The Future of Forensic Science: The Impact ofthe National Academy of Sciences Report Gerald M. LaPorte, MSFS Forensic Policy Program Manager National Institute of Justice Office of Science and Technology Investigative and Forensic Sciences Division
National Institute of Justice• Research, development and evaluation arm of the Department of Justice• NIJs principal authorities are derived from the Omnibus Crime Control and Safe Streets Act of 1968, as amended (see 42 USC § 3721-3723) and Title II of the Homeland Security Act of 2002. – Title II of the Homeland Security Act as it relates to NIJ’s Office of Science & Technology• Advances scientific research, development, and evaluation – to enhance the criminal justice system – to increase public safety• Emphasis on State and local practitioner needs• Committed to scientific process of open competition, peer- reviewed, published reports and archived data
Office of Science & Technology• Principal authority derived from the Homeland Security Act of 2002 – Lead agency in the U.S. for work in criminal justice technology • Law enforcement, corrections, investigative and forensic, judicial process • Coordinate the Federal approach to Criminal Justice technology issues – Conduct research, development, test and evaluation (RDT&E) • Leading to adoption of improved tools and technologies into practice – Establish and maintain advisory groups to assess criminal justice technology needs – Establish and maintain performance standards and a compliance testing program – Provide technology assistance• Executes the DNA Initiative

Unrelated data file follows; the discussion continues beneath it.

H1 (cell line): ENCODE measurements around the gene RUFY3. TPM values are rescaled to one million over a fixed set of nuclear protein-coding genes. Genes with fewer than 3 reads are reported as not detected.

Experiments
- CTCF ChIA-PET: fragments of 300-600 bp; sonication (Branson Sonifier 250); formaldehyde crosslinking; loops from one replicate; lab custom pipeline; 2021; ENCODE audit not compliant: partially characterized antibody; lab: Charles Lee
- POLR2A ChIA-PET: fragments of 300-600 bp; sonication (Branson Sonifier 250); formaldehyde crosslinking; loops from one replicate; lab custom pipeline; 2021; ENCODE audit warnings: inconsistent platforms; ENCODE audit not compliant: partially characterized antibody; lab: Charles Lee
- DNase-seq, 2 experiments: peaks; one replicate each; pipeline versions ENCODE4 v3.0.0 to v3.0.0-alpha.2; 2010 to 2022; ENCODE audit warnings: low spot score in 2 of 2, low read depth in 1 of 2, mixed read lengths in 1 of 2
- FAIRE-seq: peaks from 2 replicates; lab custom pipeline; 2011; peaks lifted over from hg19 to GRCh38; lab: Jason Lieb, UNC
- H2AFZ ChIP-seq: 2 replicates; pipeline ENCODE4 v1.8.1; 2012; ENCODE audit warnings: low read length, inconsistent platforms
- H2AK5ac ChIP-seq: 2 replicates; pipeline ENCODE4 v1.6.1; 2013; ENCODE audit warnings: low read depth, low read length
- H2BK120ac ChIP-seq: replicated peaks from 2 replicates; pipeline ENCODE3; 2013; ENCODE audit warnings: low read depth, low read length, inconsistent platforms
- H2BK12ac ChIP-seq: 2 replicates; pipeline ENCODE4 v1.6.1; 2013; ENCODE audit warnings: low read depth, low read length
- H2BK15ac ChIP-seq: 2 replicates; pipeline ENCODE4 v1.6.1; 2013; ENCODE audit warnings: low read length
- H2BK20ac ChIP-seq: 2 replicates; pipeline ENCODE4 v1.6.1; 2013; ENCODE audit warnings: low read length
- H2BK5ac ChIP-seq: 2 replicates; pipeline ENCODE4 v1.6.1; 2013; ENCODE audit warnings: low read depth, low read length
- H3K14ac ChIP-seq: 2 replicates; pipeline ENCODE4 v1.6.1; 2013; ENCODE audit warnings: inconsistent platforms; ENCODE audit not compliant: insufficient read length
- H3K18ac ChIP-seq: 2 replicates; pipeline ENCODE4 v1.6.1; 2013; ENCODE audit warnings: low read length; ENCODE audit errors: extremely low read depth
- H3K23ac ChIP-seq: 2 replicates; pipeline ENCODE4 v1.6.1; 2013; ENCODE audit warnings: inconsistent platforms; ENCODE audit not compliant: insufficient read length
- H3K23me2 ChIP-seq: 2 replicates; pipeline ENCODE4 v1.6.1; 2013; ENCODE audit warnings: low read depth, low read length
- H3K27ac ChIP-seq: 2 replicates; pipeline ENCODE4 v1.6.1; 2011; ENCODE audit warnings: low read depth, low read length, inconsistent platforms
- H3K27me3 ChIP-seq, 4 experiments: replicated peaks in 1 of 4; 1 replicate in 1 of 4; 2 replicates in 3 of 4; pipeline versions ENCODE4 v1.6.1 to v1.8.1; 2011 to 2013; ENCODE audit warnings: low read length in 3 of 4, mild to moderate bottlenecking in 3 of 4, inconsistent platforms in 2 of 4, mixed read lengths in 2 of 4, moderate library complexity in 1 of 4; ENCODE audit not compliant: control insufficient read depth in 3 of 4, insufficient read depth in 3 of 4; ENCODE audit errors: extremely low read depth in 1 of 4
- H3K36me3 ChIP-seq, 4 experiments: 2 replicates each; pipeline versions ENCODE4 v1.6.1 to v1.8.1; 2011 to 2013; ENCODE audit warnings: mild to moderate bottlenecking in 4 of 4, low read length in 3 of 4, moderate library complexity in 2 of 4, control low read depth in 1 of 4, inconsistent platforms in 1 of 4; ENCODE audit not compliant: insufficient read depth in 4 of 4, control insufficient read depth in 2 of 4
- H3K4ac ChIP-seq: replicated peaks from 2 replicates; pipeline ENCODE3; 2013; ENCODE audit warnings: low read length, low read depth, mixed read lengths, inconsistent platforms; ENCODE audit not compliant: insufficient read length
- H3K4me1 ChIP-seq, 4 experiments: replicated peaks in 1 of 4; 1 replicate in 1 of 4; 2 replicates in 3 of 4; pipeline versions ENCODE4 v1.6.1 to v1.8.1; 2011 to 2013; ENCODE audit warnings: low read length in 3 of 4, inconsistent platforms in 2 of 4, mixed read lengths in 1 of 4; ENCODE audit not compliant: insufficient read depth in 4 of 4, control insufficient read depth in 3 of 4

Background• Congress called for the creation of an independent forensic science committee at the National Academy of Sciences (NAS) to identify the needs of the forensic science community• The project was funded by NIJ (08/2006 through 06/2009)• A committee was tasked with the following objectives
Objectives1. Assess the present and future resource needs of the forensic science community2. Make recommendations for maximizing the use of forensic technologies and techniques to solve crimes3. Identify potential scientific advances that may assist law enforcement4. Make recommendations for programs that will increase the number of qualified forensic scientists and medical examiners
Objectives5. Disseminate best practices and guidelines concerning the collection and analysis of forensic evidence6. Examine the role of the forensic community in the homeland security mission7. Examine the interoperability of Automated Fingerprint Information Systems (AFIS)8. Examine additional issues pertaining to forensic science as determined by the committee
Committee MembershipJudge Harry T. Edwards - (Co-Chair) Dr. Randall S. MurchU.S. Court of Appeals for the District of Columbia Circuit Virginia Polytechnic Institute and State UniversityDr. Constantine Gatsonis - (Co-Chair) Dr. Channing R. RobertsonBrown University Stanford UniversityMs. Margaret A. Berger Mr. Marvin SchecterBrooklyn Law School Private PracticeDr. Joe S. Cecil Dr. Robert C. ShalerThe Federal Judicial Center Pennsylvania State UniversityDr. M. Bonner Denton Dr. Jay A. SiegelUniversity of Arizona Indiana University-Purdue University at IndianapolisDr. Marcella Fierro Dr. Sargur N. SriharOffice of the Chief Medical Examiner of Virginia State University of New York at BuffaloDr. Karen Kafadar Dr. Sheldon M. WiederhornUniversity of Colorado at Denver National Institute of Standards and TechnologyMr. Peter M. Marone Dr. Ross ZumwaltVirginia Department of Forensic Science Office of the Medical Examiner for the State of New MexicoMr. Geoffrey MearnsCleveland State University